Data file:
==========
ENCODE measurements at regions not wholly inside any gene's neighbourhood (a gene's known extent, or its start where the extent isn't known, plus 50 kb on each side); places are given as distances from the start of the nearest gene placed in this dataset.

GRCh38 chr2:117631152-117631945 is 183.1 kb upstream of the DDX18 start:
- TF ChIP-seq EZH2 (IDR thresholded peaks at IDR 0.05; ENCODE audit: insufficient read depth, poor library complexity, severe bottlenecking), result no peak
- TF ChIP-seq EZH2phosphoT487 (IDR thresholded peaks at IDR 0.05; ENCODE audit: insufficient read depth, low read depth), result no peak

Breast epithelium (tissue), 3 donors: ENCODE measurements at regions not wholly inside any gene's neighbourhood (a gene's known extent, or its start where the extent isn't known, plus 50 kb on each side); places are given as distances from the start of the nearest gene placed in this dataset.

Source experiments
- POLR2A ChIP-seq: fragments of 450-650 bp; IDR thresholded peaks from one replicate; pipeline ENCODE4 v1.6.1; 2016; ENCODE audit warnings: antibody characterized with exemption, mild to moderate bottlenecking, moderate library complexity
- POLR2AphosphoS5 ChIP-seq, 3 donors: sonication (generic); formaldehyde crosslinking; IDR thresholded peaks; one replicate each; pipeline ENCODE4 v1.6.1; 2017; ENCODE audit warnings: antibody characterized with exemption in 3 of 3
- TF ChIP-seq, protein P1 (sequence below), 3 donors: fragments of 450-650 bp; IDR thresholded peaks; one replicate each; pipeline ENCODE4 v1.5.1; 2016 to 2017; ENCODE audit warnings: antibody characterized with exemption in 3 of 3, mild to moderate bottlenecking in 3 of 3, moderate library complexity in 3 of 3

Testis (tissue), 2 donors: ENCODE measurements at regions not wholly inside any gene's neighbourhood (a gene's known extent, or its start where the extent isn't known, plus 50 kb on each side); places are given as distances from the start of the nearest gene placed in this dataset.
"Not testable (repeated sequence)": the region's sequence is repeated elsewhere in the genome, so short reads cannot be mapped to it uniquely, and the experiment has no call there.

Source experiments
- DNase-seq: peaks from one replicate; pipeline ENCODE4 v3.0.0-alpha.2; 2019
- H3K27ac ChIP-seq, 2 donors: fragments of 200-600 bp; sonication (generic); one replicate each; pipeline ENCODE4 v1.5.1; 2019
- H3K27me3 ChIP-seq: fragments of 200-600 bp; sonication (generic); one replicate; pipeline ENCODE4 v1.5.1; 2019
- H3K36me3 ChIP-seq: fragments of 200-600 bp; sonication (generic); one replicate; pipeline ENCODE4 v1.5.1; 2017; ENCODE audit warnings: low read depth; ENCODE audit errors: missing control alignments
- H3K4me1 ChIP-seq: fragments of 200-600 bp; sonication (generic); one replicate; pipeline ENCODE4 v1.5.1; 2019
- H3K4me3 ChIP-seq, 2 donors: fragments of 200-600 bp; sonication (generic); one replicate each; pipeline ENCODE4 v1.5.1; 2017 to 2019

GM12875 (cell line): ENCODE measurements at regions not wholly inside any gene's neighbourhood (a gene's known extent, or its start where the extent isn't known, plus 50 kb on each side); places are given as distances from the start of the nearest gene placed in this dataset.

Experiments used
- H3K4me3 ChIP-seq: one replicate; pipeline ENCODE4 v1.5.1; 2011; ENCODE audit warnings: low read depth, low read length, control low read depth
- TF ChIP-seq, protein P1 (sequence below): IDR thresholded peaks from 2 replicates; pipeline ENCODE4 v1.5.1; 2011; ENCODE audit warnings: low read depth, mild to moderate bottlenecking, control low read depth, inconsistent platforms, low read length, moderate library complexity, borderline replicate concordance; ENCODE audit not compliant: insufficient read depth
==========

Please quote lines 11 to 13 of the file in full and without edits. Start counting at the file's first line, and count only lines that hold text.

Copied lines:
"Not testable (repeated sequence)": the region's sequence is repeated elsewhere in the genome, so short reads cannot be mapped to it uniquely, and the experiment has no call there.

Source experiments
- DNase-seq: peaks from one replicate; pipeline ENCODE4 v3.0.0-alpha.2; 2019